I like to play with my voice. I like to whistle. I like to wail. I like to fumble with inadequate affectation (i.e. pretend I can mimic Monty Python or Gomer Pyle, to nobody’s amusement whatsoever). I enjoy to write as if no one is reading and to dance like no one is watching. The older I get, the less I care for the shade of embarrassment regarding my every stride or utterance.
If my erratic endeavors as former associate editor for The Rogue Voice taught me anything, it’s that not everyone will understand your voice or how you use it. In my time with RV, a once small circulation monthly pulp magazine (of fiction, cartoons, poetry, nonfiction serials and op-eds), we generated enough heat for our small staff of 3 to receive a death threat. We had worked our way up to coveted spots on the newsstands at City Lights Books in San Francisco, as well as Rogue Ales in Portland, OR, but this meant nothing to some anonymous nutter in our own backyard. A scrawled note reading: “Be careful when you sleep” showed up in our P.O. Box. At least one person didn’t like what we were printing (enough to insinuate that we were in danger in our own homes). Around the same time, fresh stacks of Rogue Voice copies at local coffeehouses and markets began to disappear within minutes of delivery. Loyal readers witnessed the culprit maniacally laughing as she threw 50 copies into a dumpster. The RV publisher and editor had a guest radio appearance on the Dave Congalton Show to discuss the illegality of intentionally trashing someone else’s passion project. The culprit had the deluded ignorance to show up on Congalton’s show the following week with the claim that her’s was an act of free expression that should be protected under the First Amendment. Dave set her straight. She limited her public disapproval of our “filthy content” to nonsensical yawping into the ears of our townsfolk from that point on.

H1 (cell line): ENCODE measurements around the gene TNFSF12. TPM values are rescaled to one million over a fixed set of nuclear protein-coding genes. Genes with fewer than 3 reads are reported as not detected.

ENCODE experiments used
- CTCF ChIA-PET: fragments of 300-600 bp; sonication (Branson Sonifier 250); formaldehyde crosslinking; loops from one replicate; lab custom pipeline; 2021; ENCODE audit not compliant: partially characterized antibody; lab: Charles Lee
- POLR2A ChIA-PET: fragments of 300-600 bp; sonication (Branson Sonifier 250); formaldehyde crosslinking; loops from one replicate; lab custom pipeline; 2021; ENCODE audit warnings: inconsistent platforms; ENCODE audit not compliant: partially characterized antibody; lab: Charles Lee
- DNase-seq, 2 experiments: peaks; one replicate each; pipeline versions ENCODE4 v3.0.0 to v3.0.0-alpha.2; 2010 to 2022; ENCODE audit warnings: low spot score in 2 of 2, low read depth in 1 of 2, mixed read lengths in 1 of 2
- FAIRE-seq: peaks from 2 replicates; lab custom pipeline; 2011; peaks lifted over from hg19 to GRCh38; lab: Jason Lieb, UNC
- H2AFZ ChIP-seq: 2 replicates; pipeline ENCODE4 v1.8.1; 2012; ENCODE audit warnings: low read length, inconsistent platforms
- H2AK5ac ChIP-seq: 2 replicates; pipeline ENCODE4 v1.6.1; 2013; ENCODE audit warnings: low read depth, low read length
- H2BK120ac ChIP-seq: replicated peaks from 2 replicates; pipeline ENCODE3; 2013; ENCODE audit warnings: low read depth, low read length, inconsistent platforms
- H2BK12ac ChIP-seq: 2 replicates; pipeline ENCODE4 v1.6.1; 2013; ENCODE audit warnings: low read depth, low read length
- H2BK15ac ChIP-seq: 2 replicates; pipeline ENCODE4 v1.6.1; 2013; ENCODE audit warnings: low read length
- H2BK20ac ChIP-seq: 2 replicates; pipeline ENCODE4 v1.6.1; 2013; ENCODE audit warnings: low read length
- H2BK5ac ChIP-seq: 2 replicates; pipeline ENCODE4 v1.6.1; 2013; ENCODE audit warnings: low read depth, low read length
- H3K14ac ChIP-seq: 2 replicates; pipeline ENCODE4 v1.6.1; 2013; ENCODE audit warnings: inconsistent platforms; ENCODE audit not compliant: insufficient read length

Some people don’t just hate that your voice differs from their point of view, politically or aesthetically, they hate that you’re still speaking. Why are you still creating words or art or breath when they just don’t want you to exist anymore? If it was up to those folks, they would send you somewhere–to an island or perhaps floating directly in shark infested waters–somewhere where they don’t need to listen to a voice so out of harmony with their own. Don’t listen to ’em. Yawp on. Unless you’re one of those fascist fucks. And then, by all means, shut up and listen without your knees as your filter! What the world needs now is more rogue voices, and far fewer critics of diversity in art and life.
I can still remember the words of that same trash talking “filthy” arbiter telling me what one of my RV pulp-published poems meant (not just to her but to me). She insisted, No, that’s not what your poem means! I’ll tell you what it meant! I argued over the meaning of my own poem. I argued until calling for backup at the coffeehouse where she accosted me as I worked, watched as they took her statement, refused to talk to me & left without asking her to leave. She probably told them what my poem meant, too. They probably believed her, and didn’t care to add this artist’s voice for the record.
We need more rogue artists on the record now to defy all the morons with terminal complacency as well as the sociopaths who acknowledge only one echelon of voice. Come out of the shade. Stand for empathy. Stand for democracy. Or else just go ahead and punch yourself in the face, why don’t you?